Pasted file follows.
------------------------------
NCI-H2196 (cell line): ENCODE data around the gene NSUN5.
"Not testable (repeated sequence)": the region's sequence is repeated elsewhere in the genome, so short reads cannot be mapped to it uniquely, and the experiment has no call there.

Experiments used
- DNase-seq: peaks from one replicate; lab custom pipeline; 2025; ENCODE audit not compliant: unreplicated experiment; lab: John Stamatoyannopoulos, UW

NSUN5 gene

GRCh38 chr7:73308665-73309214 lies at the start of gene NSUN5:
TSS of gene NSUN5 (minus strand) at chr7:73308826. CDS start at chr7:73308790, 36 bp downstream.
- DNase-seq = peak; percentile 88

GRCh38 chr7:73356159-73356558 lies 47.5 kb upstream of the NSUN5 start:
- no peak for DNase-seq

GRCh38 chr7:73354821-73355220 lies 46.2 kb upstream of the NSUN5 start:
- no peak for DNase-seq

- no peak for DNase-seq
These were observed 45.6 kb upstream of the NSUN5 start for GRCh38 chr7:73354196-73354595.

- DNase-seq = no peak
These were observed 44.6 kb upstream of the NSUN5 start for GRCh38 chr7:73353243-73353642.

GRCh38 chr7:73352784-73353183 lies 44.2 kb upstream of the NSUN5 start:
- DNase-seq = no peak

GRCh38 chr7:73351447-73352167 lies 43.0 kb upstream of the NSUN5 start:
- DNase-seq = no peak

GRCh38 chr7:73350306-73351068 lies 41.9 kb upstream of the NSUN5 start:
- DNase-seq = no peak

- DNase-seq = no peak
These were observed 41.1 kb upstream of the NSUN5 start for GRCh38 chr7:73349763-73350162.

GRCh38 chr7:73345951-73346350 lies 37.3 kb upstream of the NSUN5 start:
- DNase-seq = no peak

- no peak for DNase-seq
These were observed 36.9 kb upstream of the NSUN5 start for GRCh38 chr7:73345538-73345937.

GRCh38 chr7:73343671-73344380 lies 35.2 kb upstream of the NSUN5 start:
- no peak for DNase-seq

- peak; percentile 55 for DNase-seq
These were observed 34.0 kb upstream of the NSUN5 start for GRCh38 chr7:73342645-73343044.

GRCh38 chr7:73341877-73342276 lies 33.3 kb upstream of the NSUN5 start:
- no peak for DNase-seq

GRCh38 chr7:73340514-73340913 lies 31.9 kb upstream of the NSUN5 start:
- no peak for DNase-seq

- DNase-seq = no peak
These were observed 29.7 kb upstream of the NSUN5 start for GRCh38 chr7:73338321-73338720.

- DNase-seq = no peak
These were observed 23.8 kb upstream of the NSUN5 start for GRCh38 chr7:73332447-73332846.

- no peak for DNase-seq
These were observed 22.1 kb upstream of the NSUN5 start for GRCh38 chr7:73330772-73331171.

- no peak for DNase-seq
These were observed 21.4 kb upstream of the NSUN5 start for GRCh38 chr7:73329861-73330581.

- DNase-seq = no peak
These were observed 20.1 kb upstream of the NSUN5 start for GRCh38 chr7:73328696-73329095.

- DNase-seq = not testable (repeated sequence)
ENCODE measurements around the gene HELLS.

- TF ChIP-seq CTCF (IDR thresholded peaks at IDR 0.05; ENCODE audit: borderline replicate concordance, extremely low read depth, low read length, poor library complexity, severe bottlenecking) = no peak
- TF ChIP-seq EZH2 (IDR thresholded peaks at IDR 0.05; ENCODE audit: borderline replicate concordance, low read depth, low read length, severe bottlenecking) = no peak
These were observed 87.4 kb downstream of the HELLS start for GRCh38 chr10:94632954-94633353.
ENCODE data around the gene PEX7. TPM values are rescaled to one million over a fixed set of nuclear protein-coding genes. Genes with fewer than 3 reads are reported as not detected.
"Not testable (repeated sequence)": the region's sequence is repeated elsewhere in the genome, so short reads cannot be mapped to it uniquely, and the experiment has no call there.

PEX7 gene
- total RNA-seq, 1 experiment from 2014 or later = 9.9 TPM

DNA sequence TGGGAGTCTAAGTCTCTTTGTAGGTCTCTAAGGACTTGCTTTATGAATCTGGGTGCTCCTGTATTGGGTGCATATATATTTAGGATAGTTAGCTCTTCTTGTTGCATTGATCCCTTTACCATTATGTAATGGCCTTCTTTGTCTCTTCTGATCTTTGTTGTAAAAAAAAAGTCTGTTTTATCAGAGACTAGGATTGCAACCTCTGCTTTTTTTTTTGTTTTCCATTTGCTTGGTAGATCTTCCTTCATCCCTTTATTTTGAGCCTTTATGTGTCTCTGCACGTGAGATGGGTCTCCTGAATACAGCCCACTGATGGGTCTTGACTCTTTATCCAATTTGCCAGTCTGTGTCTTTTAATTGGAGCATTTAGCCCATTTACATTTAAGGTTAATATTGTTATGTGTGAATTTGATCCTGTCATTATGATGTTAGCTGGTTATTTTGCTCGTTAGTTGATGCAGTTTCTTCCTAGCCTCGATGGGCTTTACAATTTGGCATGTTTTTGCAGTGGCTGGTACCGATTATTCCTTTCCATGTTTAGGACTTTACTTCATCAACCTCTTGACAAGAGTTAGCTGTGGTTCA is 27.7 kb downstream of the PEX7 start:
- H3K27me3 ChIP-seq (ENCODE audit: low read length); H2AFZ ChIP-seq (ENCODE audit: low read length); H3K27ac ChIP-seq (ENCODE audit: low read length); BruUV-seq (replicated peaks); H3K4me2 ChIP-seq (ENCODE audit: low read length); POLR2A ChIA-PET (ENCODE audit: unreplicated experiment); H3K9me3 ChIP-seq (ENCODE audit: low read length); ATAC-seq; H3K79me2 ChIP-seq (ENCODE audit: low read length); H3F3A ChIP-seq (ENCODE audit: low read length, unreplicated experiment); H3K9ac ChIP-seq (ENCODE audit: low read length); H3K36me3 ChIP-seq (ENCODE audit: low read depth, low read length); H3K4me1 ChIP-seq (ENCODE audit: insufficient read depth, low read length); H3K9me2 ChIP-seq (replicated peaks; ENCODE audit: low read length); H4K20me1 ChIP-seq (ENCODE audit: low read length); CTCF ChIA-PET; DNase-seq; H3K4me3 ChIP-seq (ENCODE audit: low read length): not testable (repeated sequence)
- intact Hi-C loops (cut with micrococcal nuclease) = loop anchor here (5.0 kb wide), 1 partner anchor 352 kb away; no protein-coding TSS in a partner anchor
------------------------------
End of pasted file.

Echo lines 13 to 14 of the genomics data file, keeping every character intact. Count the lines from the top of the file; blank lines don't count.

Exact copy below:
- no peak for DNase-seq
These were observed 45.6 kb upstream of the NSUN5 start for GRCh38 chr7:73354196-73354595.